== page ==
How to use site search to avoid “no results” pages

Elliott Gluck

 

With sites like Google and Amazon providing instant and personalized search results, today’s web users expect the same experience from every site they visit. 

But searches that return “zero results or “no results” pages are frustrating roadblocks in the user experience. And, more often than not, they drive visitors to your competitors’ sites. With strategic improvements to your site search engine, you can avoid “no results” pages and ensure you always offer users a path forward. 

 

What are “no results” pages?

A “no results” page is the web page shown to a user when the internal site search engine cannot locate any content relevant to the user’s query. 

Sometimes, there truly are not any products or contents that match the query. However, for many sites, relevant content does exist—but the site search is not optimized well enough to find matches. 

When users encounter a “no results” page, they often abandon the page or site altogether. If you’re really lucky, they might try to re-phrase their query and search again. But attention spans are short, and serving a “no results” page is a fast way to lose customers’ interest (and potentially their purchase). 

 

Why “no results” pages are bad for business

The “no results” page is a dead end for users, since it doesn’t answer the original query and doesn’t suggest meaningful alternatives. It can both frustrate the user and hurt the business in a number of ways, including:

  • Harms overall UX. A site search that doesn’t return results fails to deliver on its basic function to connect users to what they need. When users don’t get what they need, they can’t meaningfully interact with your site. 
  • Undermines users’ perception of site content. When a search fails, users might assume you don’t offer the content or products they seek. Users are more likely to leave without becoming acquainted with everything your site has to offer, which is reflected by high bounce rates after unsuccessful searches. 
  • Negatively affects KPIs. Frequently occurring “no results” pages can have a negative impact on the brand itself. A subpar site search gives users the perception that the site has poor-quality service relative to competitors. This causes increased bounce rates, decreased engagement and conversion rates, and reduced sales, among others.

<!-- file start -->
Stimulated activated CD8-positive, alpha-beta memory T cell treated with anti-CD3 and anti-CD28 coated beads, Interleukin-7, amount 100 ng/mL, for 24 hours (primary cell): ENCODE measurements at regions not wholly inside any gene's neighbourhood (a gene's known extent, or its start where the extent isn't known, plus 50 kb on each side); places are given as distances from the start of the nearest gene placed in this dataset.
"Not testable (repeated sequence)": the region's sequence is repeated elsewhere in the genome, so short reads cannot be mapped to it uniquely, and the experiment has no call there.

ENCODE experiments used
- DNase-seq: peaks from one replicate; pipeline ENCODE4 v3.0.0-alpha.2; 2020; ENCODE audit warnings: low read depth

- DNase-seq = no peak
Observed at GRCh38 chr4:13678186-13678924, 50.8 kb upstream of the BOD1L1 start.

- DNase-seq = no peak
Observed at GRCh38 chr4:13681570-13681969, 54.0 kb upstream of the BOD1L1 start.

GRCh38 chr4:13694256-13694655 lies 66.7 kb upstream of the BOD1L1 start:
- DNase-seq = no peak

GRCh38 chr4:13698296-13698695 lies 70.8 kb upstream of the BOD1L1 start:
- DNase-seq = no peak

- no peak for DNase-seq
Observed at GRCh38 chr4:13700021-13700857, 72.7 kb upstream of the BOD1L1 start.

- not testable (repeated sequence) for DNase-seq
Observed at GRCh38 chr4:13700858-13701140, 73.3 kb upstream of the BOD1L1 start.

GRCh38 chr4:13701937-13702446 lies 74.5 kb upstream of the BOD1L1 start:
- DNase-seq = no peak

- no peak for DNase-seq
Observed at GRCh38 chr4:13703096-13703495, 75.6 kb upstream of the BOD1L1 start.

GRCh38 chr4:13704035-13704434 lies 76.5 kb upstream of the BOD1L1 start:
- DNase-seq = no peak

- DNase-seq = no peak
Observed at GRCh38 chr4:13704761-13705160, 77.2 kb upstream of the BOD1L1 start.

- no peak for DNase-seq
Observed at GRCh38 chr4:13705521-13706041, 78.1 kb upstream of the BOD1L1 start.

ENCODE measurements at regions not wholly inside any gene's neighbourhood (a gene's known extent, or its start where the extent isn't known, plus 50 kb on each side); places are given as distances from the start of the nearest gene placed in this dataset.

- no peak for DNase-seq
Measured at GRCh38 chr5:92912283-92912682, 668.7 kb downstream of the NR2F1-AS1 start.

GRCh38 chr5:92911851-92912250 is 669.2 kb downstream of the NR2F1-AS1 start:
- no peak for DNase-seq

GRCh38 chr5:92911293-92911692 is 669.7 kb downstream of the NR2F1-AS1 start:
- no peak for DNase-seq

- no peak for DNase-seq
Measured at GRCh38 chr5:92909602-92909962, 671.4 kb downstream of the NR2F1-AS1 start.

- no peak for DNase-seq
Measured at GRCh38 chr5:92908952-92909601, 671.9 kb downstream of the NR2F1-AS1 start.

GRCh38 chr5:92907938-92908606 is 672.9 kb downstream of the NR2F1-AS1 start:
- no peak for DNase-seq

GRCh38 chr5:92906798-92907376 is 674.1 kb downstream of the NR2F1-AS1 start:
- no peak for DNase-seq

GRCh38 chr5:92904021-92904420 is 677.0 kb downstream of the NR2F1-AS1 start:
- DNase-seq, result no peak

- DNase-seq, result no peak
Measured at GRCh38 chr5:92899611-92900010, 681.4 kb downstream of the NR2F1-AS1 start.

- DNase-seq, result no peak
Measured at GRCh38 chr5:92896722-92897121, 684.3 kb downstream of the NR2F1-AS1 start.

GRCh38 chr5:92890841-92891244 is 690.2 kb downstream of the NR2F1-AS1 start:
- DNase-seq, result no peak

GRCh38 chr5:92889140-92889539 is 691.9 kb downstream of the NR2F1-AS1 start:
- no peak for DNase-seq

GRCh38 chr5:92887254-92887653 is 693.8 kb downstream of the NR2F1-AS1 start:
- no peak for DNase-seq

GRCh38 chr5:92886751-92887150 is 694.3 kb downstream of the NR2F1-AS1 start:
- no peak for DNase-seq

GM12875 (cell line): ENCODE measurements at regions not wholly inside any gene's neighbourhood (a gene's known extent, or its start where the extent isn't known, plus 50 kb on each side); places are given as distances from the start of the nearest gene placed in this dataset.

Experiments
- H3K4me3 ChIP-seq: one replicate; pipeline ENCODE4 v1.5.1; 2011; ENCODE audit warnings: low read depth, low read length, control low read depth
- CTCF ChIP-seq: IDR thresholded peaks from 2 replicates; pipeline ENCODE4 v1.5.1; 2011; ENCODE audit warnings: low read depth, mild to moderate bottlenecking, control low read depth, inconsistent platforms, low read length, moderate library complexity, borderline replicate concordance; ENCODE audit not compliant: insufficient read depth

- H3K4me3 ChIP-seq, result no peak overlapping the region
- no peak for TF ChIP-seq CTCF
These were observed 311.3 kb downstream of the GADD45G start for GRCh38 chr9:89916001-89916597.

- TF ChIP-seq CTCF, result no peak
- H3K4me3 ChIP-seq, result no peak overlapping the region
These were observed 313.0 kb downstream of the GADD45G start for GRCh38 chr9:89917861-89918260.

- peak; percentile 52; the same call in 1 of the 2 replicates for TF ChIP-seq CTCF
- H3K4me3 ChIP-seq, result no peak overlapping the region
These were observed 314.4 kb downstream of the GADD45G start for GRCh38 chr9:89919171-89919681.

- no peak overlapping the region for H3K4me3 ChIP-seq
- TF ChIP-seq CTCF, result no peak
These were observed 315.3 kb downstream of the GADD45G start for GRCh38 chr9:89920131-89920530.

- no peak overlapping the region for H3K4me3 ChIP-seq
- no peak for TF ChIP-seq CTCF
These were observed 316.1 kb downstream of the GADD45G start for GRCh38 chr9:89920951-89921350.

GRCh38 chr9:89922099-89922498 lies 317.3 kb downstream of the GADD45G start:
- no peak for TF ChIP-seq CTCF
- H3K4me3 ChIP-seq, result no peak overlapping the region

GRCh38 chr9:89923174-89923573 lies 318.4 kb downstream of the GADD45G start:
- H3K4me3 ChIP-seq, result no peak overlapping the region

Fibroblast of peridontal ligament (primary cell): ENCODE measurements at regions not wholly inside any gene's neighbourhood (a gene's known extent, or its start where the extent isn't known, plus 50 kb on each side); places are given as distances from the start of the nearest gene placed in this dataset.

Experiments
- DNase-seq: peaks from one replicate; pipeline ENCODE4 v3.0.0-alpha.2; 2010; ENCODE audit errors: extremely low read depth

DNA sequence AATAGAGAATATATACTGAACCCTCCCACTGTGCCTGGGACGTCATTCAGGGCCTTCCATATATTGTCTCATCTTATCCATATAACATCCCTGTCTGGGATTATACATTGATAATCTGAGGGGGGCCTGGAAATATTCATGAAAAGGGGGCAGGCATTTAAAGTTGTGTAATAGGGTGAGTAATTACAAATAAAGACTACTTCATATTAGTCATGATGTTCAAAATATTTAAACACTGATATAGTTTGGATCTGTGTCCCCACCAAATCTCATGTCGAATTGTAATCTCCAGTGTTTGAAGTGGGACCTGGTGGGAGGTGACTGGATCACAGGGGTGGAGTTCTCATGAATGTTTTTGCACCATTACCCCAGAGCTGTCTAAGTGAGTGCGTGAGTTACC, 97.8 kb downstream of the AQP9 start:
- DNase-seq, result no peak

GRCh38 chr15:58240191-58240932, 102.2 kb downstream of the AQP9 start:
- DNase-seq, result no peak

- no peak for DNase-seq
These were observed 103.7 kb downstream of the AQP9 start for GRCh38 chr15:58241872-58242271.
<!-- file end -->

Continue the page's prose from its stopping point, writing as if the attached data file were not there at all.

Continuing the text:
Traditional “no results” pages are not effective

Some “no results” pages encourage users to search again by providing some basic tips on how to better structure their queries or by recommending a few common searches. Sometimes the pages will include humorous images to lighten the mood for inevitably frustrated searchers. Websites with sufficient customer service resources may also provide information on how to get support.

In the end, though, none of these remedies are sufficient. Why? The internal site search engine still has not met the basic expectation of understanding the query and providing the most relevant results. 

In many industries, acquisition is harder than ever, and most sites are oversaturated with content. Thus, the reality is that visitors will leave to find something else if they aren’t quickly satisfied.  

 

Fine-tune your site search to eliminate “no results” pages

Any run-of-the-mill site search can return results. But if the relevance has not been fine-tuned, users will encounter “no results” pages, especially for less common queries. By adjusting relevance, semantic settings, and other components of your search engine, you can eliminate “no results” pages altogether. 

Well-designed site search systems can dynamically break down the semantics and structure of a complex search to provide the best matches. This allows the engine to return relevant results, even when the query is misspelled or does not use the exact same terms as the relevant product listing or webpage. 

Example of a complex query returning relevant search results

 

A great site search experience can turn imperfect user queries into relevant results. But the best site search tools take it one step further. When there is truly no relevant product or content for a query, the search engine should recommend related products or content that the user might be interested in, rather than a “no results” page for the intended query. In that way, your site search connects visitors to what they know they need, plus what they didn’t know they needed yet. 

 

6 ways to avoid “no results” pages

There are a number of ways to optimize the search engine to avoid “no results” pages:

1. Work on building your synonym library